Will Medicare Cover A Second Opinion before Surgery?
This article was updated on: 10/06/2018
What is a second opinion?
When you’re making a critical health decision, you may want a second opinion. A second opinion is where a doctor other than your regular doctor gives her view on your health problem and how to treat it. A second opinion helps you make a more informed decision about your care. Doctors may differ on their recommendations for treatment choices following a diagnosis. According to Stanford Health Care, asking another physician or surgeon for a second opinion is important in ensuring that a particular procedure is the best option for you. According to the American Cancer Society, any type of medical procedure has risks. Generally the more complex the surgery is, the greater the risk of side effects. Side effects of surgery could include but are not limited to:
- Blood clots
- Damage to nearby tissue
- Drug reactions or reaction to anesthesia
- Damage to other organs
A second opinion may help you decide when and if you’ll have surgery. You may also want a second opinion for a major non-surgical procedure. However, if the surgery or procedure is not medically necessary, Medicare generally won’t cover the second opinion nor the surgery or procedure.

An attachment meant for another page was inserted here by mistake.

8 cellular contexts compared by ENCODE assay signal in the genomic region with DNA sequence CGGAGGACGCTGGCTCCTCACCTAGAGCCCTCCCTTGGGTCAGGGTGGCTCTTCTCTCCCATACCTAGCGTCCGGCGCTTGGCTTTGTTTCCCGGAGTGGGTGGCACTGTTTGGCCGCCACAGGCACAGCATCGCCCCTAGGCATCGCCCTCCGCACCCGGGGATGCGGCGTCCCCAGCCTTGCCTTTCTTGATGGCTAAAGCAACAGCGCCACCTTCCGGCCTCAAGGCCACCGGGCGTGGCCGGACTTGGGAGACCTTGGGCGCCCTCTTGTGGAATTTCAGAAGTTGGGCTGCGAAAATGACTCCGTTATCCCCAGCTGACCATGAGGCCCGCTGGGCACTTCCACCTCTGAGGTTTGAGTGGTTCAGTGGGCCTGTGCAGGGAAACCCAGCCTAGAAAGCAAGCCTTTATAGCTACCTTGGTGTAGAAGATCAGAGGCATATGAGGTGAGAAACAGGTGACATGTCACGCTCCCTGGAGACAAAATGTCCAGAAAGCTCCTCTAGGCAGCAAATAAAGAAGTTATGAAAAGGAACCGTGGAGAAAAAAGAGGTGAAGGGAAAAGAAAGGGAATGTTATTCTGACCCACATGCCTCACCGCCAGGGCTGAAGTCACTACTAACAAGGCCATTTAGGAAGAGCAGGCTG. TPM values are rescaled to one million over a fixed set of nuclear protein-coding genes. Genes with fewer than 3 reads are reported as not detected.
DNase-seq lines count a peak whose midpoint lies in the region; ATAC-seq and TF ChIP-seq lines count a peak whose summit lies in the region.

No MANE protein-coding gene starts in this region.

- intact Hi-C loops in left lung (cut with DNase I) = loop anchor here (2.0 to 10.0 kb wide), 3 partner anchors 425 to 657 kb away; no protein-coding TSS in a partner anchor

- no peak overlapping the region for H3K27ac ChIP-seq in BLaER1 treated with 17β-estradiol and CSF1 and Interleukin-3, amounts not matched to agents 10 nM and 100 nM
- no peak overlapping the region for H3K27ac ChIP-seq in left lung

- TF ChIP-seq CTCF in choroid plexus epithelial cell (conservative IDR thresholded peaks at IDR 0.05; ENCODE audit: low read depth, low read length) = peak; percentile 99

How do I find a doctor to give a second opinion?
According to Medicare.gov, you can ask the doctor who gave you the first opinion for the name of another doctor that can give you a second opinion. Your doctor may be encouraging of your desire to get a second opinion and not view it as lack of faith in her own medical advice. You can also can ask another doctor you trust (not the doctor who gave you the first opinion) to recommend a doctor. You also can ask your local medical society for the names of doctors that specialize in your illness or injury. For example, the American Cancer Society website has links to directories of healthcare professionals.
Does Medicare cover a second opinion?
Medicare Part B (medical insurance) may cover a second opinion in some non-emergency cases. If the first and second opinions are different, Medicare may also pay for a third opinion. Make sure that the doctor giving the second or third opinion accepts Medicare. You generally pay 20% of the Medicare approved amount for a second opinion and the Part B deductible applies. If you have an emergency situation, such as an accidental injury, acute appendicitis, a blood clot or aneurysm, don’t wait for a second opinion. You may need surgery immediately.
Do you have more questions about Medicare coverage?
I’m available to help you. You can schedule a phone call or request an email with premium information by clicking the appropriate button at the bottom of the page. To see some plans in your area you may be eligible for, please click the “Find Plans” button.